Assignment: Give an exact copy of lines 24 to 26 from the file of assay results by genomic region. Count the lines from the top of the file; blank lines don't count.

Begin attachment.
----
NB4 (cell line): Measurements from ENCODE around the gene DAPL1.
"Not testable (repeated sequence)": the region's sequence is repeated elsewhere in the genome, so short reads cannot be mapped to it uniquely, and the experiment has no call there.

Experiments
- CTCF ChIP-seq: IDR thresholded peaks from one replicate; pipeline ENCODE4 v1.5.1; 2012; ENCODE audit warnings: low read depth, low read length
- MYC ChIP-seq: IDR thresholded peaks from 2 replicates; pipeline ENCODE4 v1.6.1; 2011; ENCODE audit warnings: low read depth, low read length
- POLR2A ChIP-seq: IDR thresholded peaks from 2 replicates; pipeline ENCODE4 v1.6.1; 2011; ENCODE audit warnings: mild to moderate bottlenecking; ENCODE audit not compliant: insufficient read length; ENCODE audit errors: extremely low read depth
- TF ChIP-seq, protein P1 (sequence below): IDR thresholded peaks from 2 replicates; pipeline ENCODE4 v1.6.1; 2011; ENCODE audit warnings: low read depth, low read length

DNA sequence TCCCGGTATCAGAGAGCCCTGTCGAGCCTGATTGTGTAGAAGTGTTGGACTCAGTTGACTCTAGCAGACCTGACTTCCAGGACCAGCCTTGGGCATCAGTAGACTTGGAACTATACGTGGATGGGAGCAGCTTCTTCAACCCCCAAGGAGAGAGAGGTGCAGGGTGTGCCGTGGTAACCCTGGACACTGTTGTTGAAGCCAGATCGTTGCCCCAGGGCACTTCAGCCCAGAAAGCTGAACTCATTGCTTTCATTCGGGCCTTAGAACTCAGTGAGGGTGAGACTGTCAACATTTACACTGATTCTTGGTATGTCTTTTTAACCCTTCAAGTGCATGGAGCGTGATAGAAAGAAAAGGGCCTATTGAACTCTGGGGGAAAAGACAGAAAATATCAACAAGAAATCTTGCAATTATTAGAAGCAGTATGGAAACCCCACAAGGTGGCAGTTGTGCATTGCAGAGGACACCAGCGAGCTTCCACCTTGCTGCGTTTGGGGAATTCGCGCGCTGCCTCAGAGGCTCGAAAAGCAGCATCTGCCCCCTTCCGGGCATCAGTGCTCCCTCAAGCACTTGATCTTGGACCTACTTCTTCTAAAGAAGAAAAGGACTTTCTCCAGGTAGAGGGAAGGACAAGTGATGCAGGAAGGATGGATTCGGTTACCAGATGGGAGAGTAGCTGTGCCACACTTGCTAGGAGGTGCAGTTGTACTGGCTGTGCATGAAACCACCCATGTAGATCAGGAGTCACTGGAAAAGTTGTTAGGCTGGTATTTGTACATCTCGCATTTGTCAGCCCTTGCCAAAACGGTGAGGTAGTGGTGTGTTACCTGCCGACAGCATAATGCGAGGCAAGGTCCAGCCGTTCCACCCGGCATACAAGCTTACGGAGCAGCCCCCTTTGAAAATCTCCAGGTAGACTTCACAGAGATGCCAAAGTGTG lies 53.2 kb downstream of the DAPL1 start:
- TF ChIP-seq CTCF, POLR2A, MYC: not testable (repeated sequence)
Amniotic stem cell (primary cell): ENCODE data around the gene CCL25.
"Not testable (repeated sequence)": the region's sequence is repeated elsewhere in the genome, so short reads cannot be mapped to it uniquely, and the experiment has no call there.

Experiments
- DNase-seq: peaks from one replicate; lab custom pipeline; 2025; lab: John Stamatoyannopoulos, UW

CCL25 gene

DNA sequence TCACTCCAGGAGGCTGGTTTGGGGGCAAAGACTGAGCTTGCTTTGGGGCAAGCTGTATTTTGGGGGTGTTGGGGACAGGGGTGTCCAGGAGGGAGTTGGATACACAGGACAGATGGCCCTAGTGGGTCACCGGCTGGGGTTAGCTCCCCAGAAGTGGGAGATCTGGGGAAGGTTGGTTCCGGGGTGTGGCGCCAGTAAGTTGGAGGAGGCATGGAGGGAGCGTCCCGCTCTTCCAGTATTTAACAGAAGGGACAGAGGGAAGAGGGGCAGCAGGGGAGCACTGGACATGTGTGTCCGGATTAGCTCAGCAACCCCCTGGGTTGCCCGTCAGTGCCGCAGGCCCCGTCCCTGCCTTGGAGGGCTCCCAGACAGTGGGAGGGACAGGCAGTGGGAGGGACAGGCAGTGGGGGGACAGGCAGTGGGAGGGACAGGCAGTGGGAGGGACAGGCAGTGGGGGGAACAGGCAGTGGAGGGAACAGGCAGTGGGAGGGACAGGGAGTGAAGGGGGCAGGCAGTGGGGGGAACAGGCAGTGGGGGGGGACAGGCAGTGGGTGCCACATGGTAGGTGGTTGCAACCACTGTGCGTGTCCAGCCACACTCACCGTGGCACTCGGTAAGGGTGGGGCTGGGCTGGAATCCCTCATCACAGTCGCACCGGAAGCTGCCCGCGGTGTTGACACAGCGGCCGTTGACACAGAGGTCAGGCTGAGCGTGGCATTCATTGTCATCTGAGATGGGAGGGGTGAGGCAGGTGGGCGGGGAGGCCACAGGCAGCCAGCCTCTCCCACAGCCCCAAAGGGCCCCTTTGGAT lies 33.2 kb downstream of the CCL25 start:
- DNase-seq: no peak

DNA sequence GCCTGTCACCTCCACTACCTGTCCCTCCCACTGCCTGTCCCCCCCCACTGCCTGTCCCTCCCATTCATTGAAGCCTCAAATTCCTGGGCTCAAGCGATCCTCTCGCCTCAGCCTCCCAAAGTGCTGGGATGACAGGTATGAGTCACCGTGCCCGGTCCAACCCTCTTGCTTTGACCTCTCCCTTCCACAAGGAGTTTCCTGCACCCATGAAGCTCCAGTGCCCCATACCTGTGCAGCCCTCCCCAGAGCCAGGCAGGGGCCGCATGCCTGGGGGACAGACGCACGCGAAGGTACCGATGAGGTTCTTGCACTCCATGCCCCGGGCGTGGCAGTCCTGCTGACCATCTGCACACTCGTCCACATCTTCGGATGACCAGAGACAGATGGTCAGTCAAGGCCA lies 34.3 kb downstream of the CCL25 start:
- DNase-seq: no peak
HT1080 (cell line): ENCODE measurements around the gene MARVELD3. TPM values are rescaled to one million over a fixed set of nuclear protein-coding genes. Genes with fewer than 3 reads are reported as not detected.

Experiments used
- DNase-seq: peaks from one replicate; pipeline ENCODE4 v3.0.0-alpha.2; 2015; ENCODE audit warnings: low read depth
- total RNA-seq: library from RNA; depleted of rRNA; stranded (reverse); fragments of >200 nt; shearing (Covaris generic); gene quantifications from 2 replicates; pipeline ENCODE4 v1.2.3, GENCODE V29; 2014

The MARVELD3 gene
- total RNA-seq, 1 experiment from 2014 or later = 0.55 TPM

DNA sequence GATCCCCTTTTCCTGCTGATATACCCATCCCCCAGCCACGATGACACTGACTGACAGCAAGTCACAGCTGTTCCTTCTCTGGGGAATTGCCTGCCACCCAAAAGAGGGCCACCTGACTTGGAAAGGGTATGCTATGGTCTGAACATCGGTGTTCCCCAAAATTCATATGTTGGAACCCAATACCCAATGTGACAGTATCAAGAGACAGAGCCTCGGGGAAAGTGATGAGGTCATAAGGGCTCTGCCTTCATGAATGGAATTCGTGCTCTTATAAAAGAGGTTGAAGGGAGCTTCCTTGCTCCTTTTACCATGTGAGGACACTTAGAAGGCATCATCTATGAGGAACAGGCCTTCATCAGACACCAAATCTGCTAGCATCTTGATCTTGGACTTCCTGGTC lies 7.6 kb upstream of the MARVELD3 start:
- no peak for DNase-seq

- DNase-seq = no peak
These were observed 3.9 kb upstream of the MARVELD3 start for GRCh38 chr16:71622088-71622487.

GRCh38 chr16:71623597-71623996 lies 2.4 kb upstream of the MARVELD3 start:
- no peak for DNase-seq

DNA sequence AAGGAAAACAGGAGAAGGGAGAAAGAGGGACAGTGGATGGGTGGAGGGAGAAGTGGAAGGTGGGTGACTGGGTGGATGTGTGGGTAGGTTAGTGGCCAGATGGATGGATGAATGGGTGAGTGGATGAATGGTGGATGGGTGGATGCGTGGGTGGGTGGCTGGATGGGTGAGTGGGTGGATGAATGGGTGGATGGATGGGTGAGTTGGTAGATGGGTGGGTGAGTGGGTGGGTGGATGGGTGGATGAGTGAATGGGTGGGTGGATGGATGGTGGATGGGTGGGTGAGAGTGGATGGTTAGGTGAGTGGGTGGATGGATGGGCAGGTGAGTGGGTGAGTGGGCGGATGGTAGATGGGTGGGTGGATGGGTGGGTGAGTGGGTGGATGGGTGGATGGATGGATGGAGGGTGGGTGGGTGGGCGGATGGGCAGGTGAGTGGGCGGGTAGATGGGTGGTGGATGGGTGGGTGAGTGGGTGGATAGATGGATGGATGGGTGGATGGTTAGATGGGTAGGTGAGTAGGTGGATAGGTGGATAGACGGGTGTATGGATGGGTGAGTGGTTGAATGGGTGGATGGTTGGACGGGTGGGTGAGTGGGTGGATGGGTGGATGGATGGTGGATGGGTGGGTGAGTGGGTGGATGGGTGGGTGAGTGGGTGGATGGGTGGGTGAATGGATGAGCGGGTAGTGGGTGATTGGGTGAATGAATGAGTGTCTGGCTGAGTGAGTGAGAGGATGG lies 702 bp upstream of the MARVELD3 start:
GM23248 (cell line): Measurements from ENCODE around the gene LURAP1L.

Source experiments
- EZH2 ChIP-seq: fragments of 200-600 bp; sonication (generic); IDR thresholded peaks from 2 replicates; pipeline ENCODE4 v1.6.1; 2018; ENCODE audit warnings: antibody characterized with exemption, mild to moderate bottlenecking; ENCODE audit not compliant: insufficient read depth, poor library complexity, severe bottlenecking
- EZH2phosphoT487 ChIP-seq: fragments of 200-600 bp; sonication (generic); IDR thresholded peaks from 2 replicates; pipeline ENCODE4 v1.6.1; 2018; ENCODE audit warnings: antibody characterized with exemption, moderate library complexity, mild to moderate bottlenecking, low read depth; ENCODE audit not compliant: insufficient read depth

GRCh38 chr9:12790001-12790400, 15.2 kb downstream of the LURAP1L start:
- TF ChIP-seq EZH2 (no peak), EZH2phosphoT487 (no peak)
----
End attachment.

- total RNA-seq, 1 experiment from 2014 or later = 0.55 TPM

DNA sequence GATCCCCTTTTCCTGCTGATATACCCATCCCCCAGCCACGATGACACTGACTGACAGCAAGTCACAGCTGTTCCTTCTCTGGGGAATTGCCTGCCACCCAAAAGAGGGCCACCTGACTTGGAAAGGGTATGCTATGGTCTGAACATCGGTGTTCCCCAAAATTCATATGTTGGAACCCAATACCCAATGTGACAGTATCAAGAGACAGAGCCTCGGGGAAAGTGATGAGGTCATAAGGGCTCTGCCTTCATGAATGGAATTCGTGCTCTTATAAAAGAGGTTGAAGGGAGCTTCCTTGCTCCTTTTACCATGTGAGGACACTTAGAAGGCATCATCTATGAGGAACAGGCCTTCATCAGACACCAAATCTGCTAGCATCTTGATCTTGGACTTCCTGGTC lies 7.6 kb upstream of the MARVELD3 start:
- no peak for DNase-seq